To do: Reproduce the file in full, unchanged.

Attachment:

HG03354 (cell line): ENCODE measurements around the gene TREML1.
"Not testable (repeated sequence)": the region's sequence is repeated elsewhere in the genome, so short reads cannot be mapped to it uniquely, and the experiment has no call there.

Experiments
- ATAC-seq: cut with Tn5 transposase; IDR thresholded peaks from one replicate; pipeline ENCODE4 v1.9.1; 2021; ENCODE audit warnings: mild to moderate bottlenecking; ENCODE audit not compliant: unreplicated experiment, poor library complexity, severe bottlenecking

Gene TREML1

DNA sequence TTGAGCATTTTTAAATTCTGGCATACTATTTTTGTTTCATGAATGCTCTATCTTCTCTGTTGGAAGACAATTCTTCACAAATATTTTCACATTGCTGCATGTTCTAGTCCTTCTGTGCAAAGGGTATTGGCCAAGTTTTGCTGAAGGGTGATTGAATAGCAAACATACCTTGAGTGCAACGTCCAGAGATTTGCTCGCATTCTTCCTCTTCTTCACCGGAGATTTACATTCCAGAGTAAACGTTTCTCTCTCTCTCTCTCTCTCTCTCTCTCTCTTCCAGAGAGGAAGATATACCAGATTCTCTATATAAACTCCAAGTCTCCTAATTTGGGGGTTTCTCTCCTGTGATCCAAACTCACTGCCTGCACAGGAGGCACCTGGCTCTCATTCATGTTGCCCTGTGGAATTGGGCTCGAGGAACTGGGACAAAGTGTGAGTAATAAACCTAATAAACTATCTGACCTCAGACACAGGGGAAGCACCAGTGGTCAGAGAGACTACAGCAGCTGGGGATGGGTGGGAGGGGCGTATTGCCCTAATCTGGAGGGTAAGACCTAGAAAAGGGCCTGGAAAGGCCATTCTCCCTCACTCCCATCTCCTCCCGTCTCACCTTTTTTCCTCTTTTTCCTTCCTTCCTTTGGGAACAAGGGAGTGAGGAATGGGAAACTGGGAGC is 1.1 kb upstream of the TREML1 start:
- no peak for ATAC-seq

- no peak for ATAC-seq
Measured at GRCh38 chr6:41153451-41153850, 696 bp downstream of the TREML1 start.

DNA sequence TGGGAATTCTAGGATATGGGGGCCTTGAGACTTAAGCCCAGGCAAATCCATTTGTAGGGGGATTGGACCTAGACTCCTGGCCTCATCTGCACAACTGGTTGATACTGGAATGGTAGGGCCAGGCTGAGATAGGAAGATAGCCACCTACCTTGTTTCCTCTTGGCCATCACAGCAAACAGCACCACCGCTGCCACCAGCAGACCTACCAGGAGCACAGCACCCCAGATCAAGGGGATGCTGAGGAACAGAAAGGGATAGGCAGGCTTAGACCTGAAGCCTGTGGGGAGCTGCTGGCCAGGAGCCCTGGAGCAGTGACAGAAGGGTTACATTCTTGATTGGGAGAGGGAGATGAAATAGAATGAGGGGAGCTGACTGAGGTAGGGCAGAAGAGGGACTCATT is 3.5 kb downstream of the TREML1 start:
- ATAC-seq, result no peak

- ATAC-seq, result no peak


HG03354 (cell line): ENCODE measurements around the gene TREML1.
"Not testable (repeated sequence)": the region's sequence is repeated elsewhere in the genome, so short reads cannot be mapped to it uniquely, and the experiment has no call there.

Experiments
- ATAC-seq: cut with Tn5 transposase; IDR thresholded peaks from one replicate; pipeline ENCODE4 v1.9.1; 2021; ENCODE audit warnings: mild to moderate bottlenecking; ENCODE audit not compliant: unreplicated experiment, poor library complexity, severe bottlenecking

Gene TREML1

DNA sequence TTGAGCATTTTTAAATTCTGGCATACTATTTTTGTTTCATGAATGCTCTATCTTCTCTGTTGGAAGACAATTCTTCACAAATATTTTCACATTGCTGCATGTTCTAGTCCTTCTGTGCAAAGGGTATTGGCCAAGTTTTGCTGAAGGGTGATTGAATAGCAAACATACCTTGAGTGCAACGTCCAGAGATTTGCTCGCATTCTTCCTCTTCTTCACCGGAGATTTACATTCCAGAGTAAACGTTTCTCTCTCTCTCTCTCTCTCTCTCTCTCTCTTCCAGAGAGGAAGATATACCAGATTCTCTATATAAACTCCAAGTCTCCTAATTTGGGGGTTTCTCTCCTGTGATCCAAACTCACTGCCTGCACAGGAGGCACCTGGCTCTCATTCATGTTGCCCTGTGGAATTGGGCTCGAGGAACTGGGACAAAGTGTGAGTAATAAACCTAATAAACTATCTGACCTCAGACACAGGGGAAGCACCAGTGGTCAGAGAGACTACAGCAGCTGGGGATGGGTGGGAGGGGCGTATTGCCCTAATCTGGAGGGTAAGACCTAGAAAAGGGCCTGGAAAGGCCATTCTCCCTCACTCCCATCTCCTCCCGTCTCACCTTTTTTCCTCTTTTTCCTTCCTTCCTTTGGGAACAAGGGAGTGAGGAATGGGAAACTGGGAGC is 1.1 kb upstream of the TREML1 start:
- no peak for ATAC-seq

- no peak for ATAC-seq
Measured at GRCh38 chr6:41153451-41153850, 696 bp downstream of the TREML1 start.

DNA sequence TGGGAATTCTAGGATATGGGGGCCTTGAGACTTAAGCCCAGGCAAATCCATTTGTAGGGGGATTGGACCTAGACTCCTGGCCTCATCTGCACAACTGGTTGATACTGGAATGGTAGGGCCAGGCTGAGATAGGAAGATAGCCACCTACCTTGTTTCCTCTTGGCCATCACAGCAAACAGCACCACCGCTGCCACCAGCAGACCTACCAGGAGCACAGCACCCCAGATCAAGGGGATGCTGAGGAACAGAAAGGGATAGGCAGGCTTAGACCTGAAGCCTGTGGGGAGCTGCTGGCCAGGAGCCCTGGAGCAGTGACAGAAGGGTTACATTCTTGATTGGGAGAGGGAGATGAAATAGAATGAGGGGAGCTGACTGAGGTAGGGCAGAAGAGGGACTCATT is 3.5 kb downstream of the TREML1 start:
- ATAC-seq, result no peak

- ATAC-seq, result no peak